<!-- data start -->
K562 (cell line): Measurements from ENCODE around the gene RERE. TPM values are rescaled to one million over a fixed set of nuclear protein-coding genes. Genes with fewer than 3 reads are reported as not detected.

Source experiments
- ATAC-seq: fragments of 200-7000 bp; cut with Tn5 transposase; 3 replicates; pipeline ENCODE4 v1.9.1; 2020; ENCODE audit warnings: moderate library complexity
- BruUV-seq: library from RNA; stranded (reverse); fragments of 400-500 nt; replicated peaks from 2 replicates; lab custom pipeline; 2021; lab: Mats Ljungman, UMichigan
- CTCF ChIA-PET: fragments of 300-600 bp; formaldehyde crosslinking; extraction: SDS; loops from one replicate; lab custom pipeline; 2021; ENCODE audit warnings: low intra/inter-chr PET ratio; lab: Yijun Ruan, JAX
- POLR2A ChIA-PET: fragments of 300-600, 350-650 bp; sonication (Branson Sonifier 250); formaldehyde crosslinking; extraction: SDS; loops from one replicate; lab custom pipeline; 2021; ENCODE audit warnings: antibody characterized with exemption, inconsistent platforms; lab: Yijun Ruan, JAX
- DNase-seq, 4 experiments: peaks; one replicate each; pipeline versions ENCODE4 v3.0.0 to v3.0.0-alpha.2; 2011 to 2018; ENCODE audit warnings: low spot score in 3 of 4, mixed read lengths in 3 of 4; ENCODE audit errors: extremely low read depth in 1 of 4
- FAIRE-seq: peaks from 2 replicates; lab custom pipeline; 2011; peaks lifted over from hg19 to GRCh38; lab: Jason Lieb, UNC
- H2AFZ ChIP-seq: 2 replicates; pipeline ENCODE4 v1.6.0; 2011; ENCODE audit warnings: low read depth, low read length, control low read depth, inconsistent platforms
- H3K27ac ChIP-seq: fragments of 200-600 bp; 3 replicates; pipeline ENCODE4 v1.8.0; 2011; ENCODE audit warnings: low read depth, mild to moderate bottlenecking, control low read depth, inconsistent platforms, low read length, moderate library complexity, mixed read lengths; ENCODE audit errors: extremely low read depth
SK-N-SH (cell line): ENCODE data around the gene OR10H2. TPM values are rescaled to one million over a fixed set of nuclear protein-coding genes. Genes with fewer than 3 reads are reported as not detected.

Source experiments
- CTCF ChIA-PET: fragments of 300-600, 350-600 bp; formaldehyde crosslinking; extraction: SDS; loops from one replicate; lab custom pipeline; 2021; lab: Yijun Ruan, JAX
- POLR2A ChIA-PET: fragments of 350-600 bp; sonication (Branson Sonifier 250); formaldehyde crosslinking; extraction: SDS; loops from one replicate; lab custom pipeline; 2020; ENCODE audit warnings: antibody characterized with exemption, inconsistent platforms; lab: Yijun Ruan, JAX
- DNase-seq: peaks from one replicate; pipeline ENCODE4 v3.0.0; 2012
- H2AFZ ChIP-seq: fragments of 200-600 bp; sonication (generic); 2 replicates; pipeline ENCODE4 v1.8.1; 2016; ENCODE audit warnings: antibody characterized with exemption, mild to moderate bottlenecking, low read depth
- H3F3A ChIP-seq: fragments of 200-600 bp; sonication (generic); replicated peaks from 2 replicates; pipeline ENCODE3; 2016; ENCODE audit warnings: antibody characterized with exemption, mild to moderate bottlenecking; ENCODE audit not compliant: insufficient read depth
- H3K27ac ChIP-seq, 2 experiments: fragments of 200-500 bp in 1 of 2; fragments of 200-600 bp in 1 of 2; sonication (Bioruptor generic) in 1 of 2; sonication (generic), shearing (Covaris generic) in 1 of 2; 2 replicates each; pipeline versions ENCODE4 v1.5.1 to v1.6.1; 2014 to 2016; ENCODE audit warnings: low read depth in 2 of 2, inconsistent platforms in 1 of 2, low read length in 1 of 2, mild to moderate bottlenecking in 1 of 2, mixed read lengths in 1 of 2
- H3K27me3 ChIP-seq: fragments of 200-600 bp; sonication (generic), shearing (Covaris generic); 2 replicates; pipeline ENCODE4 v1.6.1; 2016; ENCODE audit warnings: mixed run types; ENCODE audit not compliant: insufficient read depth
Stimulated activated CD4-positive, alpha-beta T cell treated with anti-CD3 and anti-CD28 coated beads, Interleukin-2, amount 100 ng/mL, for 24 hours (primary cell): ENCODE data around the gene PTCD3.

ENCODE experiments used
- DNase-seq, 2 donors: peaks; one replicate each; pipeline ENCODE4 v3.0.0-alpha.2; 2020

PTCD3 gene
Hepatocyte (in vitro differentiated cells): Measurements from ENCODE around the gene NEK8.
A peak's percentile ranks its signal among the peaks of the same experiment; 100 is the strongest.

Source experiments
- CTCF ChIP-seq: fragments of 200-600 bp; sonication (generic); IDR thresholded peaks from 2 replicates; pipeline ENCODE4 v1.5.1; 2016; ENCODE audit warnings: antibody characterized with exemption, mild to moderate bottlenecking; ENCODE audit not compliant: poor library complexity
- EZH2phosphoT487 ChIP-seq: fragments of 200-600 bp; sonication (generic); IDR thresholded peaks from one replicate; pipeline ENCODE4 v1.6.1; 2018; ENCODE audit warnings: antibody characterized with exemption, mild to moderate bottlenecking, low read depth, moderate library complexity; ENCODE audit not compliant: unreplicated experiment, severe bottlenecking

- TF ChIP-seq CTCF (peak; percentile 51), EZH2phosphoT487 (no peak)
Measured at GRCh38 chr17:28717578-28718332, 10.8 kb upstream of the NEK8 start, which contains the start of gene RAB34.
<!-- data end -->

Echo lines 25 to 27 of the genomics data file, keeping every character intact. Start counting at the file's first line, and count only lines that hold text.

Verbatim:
A peak's percentile ranks its signal among the peaks of the same experiment; 100 is the strongest.

Source experiments
- CTCF ChIP-seq: fragments of 200-600 bp; sonication (generic); IDR thresholded peaks from 2 replicates; pipeline ENCODE4 v1.5.1; 2016; ENCODE audit warnings: antibody characterized with exemption, mild to moderate bottlenecking; ENCODE audit not compliant: poor library complexity